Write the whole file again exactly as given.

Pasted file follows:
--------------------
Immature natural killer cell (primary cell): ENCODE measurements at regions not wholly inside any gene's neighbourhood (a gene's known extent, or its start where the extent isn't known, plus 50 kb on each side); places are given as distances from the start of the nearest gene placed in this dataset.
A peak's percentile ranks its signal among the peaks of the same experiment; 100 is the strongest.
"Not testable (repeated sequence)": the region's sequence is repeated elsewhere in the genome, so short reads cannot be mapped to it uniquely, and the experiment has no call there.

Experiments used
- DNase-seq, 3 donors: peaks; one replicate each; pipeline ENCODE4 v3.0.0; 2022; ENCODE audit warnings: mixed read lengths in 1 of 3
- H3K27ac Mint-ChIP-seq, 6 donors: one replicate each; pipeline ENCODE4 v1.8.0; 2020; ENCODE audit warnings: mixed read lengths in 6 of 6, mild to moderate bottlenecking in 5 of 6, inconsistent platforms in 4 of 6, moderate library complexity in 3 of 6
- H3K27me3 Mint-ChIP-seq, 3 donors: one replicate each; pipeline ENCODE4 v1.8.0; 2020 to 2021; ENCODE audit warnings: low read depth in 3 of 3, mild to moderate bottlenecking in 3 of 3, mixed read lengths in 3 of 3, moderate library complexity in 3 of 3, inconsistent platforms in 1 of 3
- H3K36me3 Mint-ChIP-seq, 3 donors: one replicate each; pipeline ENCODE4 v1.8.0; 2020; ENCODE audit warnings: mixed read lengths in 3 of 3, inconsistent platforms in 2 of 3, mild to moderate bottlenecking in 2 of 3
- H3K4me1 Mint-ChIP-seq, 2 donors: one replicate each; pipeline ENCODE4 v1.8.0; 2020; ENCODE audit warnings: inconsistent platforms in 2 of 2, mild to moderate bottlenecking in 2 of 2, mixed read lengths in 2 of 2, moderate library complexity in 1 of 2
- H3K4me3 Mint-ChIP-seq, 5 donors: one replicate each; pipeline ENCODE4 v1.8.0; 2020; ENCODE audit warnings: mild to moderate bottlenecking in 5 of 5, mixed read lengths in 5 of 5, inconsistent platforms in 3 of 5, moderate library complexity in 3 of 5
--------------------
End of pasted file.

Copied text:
Immature natural killer cell (primary cell): ENCODE measurements at regions not wholly inside any gene's neighbourhood (a gene's known extent, or its start where the extent isn't known, plus 50 kb on each side); places are given as distances from the start of the nearest gene placed in this dataset.
A peak's percentile ranks its signal among the peaks of the same experiment; 100 is the strongest.
"Not testable (repeated sequence)": the region's sequence is repeated elsewhere in the genome, so short reads cannot be mapped to it uniquely, and the experiment has no call there.

Experiments used
- DNase-seq, 3 donors: peaks; one replicate each; pipeline ENCODE4 v3.0.0; 2022; ENCODE audit warnings: mixed read lengths in 1 of 3
- H3K27ac Mint-ChIP-seq, 6 donors: one replicate each; pipeline ENCODE4 v1.8.0; 2020; ENCODE audit warnings: mixed read lengths in 6 of 6, mild to moderate bottlenecking in 5 of 6, inconsistent platforms in 4 of 6, moderate library complexity in 3 of 6
- H3K27me3 Mint-ChIP-seq, 3 donors: one replicate each; pipeline ENCODE4 v1.8.0; 2020 to 2021; ENCODE audit warnings: low read depth in 3 of 3, mild to moderate bottlenecking in 3 of 3, mixed read lengths in 3 of 3, moderate library complexity in 3 of 3, inconsistent platforms in 1 of 3
- H3K36me3 Mint-ChIP-seq, 3 donors: one replicate each; pipeline ENCODE4 v1.8.0; 2020; ENCODE audit warnings: mixed read lengths in 3 of 3, inconsistent platforms in 2 of 3, mild to moderate bottlenecking in 2 of 3
- H3K4me1 Mint-ChIP-seq, 2 donors: one replicate each; pipeline ENCODE4 v1.8.0; 2020; ENCODE audit warnings: inconsistent platforms in 2 of 2, mild to moderate bottlenecking in 2 of 2, mixed read lengths in 2 of 2, moderate library complexity in 1 of 2
- H3K4me3 Mint-ChIP-seq, 5 donors: one replicate each; pipeline ENCODE4 v1.8.0; 2020; ENCODE audit warnings: mild to moderate bottlenecking in 5 of 5, mixed read lengths in 5 of 5, inconsistent platforms in 3 of 5, moderate library complexity in 3 of 5